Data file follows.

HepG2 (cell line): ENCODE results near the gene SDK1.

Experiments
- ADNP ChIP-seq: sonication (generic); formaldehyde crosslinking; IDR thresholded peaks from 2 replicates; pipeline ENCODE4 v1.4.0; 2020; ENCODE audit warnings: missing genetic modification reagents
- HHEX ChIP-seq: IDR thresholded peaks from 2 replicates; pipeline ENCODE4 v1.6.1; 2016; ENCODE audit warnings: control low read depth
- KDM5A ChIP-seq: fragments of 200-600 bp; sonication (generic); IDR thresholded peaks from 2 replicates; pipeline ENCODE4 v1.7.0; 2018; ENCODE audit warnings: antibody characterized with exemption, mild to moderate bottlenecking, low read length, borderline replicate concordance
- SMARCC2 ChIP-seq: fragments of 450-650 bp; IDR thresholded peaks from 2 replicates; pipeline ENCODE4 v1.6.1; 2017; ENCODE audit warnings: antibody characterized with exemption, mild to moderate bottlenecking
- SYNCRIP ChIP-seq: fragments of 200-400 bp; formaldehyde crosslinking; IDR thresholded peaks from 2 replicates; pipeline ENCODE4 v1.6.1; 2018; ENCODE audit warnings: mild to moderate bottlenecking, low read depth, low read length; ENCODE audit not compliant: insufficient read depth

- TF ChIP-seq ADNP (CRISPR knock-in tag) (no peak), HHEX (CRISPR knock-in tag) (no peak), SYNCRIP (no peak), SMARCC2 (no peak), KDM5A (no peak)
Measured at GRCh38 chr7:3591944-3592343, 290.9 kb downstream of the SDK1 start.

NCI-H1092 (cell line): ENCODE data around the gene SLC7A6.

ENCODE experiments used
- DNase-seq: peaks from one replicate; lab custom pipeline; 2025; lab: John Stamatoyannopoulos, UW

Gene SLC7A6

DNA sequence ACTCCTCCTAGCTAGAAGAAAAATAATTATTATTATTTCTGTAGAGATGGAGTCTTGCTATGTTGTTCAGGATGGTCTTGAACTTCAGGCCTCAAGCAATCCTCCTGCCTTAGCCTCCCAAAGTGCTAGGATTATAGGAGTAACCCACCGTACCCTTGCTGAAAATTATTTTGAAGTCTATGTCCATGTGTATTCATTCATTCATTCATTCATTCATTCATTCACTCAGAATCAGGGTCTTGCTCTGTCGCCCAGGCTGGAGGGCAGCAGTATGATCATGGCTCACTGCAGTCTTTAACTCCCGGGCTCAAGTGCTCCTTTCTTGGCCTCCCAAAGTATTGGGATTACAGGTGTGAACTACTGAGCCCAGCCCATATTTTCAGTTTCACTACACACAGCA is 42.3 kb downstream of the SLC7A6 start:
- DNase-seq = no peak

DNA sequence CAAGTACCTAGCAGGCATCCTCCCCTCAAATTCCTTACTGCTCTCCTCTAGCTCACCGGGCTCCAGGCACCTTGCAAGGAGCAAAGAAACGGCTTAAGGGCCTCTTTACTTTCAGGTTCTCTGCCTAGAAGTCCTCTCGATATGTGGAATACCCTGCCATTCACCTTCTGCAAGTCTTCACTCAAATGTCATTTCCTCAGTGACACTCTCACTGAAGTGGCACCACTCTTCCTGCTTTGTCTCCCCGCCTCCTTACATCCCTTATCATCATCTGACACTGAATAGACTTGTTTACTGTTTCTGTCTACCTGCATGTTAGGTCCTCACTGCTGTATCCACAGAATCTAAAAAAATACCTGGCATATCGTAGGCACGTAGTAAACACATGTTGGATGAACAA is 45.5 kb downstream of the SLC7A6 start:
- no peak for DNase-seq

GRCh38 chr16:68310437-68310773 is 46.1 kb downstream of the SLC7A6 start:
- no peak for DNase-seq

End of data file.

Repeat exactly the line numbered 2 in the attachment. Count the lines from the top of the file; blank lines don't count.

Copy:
Experiments